President Obama's problem now isn't what Wisconsin did, it's how he looks each day—careening around, always in flight, a superfluous figure. No one even looks to him for leadership now. He doesn't go to Wisconsin, where the fight is. He goes to Sarah Jessica Parker's place, where the money is.Where else, indeed? Read the rest. Then see Charlie Spiering's list of Obama's 28 "Star-studded" fundraisers (so far). Poor Barack is so busy preening among the "stars" he doesn't know whether he's coming or going:
There is, now, a house-of-cards feel about this administration.
It became apparent some weeks ago when the president talked on the stump—where else? . . . .
“I just came from a wonderful event over at the Wilshire or the Hilton -- I'm not sure which,” Obama said in his remarks at the Beverly Hills, California home of Glee co-creator Ryan Murphy and his fiancé David Miller, admitting a confusing schedule. “Here's what happens -- because you go through the kitchens of all these places and so you never are quite sure where you are."But we know where he isn't. No wonder he's too tired to get up in the morning. Celebrity-in-Chief is a sweet gig, worth doing anything to hang on to. Which brings us back to the avalanche of Obama White House security leaks:
Power Line: The White House feels bipartisan heat over leaks:
Moreover, Senators Feinstein and Levin must strongly suspect high-level involvement in the leaks. I wouldn’t think that you hold hearings or contemplate a special counsel to investigate leaks by mid-level bureaucrats.Ed Rogers: Stuxnet, a worm infecting the Obama campaign:
If the White House isn’t behind the leaks, then surely it will want to find out who is. The more it resists a thorough, independent investigation, the easier it will be to infer White House culpability.
The scandal is fast approaching a tipping point. The FBI and Congress are now involved. If the FBI investigation were to end quickly, without finding any suspects, then that would be a major scandal itself. If it looks as if the matter is being slow-walked to get beyond the election, that would also be a scandal; and if a guilty party is offered up, that person may begin to defend himself or herself by implicating others. This will lead to the inevitable questions of, "What did the White House know, and when did it know it?"Stay tuned.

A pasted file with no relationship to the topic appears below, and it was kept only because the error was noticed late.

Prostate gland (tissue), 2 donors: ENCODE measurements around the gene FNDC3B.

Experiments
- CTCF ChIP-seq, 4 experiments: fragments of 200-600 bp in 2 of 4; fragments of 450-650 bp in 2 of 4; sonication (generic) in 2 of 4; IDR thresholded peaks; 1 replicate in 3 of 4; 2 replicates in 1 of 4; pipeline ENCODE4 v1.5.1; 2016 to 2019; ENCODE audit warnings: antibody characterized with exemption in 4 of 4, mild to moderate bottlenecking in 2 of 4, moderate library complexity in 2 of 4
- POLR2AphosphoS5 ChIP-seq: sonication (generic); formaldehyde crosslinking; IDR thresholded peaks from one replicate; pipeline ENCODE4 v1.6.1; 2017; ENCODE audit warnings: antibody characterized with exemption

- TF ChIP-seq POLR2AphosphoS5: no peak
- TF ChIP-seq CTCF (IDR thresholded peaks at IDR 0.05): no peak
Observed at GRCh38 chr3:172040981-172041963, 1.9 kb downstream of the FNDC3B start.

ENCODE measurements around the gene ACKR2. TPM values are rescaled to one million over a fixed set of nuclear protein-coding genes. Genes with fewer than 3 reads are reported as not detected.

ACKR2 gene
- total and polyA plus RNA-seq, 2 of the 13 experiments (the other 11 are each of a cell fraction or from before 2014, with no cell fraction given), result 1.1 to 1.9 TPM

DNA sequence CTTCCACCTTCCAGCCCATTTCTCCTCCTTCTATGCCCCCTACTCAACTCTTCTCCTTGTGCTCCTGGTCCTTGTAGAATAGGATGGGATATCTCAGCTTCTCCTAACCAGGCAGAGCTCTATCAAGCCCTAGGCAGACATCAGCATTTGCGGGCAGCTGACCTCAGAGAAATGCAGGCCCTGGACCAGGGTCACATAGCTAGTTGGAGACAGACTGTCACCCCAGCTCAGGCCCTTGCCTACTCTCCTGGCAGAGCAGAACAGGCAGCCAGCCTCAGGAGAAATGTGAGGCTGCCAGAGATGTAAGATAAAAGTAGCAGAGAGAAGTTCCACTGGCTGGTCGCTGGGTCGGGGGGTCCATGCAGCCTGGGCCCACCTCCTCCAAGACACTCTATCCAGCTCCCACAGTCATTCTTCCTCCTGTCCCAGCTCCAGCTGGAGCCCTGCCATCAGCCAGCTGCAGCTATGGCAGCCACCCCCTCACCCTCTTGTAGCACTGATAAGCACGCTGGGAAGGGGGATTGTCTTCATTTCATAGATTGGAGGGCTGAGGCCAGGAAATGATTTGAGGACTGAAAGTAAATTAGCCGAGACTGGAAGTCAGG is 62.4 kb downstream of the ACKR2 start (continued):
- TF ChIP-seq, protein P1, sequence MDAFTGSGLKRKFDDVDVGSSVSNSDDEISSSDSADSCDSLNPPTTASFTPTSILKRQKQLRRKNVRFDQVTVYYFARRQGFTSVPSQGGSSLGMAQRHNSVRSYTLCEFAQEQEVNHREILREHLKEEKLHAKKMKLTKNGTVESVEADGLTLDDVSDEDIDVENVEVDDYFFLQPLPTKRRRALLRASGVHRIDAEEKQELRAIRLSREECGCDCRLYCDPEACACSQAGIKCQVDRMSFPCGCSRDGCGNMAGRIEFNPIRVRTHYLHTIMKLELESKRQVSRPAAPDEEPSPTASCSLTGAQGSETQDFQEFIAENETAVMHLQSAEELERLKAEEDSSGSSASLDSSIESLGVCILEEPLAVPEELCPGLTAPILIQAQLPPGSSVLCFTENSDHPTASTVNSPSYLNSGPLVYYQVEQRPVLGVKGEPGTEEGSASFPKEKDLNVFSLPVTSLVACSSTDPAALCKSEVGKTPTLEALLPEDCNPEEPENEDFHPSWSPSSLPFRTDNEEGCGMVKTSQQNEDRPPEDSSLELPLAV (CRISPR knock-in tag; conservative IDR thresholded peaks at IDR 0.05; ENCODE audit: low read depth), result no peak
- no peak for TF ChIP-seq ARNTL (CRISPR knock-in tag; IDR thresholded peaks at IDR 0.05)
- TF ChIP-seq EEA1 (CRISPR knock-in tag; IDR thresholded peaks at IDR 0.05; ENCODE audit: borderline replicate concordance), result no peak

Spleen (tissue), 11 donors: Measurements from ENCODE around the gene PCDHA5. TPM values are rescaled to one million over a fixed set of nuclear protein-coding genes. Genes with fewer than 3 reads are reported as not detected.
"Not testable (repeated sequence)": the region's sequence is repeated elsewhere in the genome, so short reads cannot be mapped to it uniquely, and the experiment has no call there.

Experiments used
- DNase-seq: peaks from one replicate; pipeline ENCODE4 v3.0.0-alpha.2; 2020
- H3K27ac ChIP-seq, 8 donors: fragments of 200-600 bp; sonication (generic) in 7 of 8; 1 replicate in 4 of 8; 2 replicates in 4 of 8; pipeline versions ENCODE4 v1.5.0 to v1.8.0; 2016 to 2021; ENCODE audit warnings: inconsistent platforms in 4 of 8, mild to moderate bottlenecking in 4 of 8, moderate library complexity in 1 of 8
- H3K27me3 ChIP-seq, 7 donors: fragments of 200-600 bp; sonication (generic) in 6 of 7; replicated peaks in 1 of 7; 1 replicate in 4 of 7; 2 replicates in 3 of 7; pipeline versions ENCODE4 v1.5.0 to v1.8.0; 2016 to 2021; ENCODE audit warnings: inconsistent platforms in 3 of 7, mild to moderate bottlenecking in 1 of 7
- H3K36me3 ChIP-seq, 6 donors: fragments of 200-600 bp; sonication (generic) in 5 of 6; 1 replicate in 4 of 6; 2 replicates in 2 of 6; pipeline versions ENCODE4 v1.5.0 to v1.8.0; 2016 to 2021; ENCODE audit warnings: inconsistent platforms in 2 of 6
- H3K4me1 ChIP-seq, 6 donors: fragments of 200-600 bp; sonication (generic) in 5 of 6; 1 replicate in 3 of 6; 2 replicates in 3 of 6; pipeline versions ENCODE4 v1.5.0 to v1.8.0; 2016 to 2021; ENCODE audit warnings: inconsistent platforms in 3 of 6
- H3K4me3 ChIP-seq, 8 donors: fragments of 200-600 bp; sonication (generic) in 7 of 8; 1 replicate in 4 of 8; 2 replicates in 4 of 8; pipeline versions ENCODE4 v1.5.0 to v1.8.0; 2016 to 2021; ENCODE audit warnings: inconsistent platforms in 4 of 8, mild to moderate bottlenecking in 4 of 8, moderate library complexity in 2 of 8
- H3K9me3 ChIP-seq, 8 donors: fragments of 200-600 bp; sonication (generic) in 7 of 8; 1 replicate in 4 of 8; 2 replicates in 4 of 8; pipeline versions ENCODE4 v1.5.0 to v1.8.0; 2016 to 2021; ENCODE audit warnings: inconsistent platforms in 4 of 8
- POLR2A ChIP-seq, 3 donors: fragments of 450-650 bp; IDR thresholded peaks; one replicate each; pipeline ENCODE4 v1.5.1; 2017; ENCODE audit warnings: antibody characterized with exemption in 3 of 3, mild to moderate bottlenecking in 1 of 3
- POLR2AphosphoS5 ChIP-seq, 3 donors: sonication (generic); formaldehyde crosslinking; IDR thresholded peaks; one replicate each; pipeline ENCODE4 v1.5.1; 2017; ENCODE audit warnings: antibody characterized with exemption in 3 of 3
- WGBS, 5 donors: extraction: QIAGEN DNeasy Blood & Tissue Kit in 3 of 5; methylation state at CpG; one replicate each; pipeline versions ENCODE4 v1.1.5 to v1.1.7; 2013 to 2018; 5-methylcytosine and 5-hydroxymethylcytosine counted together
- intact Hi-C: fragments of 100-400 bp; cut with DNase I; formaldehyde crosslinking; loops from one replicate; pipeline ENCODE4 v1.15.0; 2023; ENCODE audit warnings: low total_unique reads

The outrage over the leaks is already a bipartisan affair. Sen. Dianne Feinstein (D-Calif.), the chairwoman of the Senate Select Committee on Intelligence, who is not a partisan bomb-thrower, is looking and sounding a little like former senator Howard Baker these days. See her chilling interview with CNN's Wolf Blitzer from yesterday.
Mitt Romney must handle this matter carefully. Anything he says will be used by some Democrats to dismiss the matter as an election-year ploy by Republicans, and Obama media allies will declare that there is nothing to see and everyone should move on. But the charge is too serious, the violations are too blatant, and the leaks appear to be so self-serving. This latest chapter is only getting started — a summer scandal may be settling in.
Many thanks to Michelle Malkin for linking.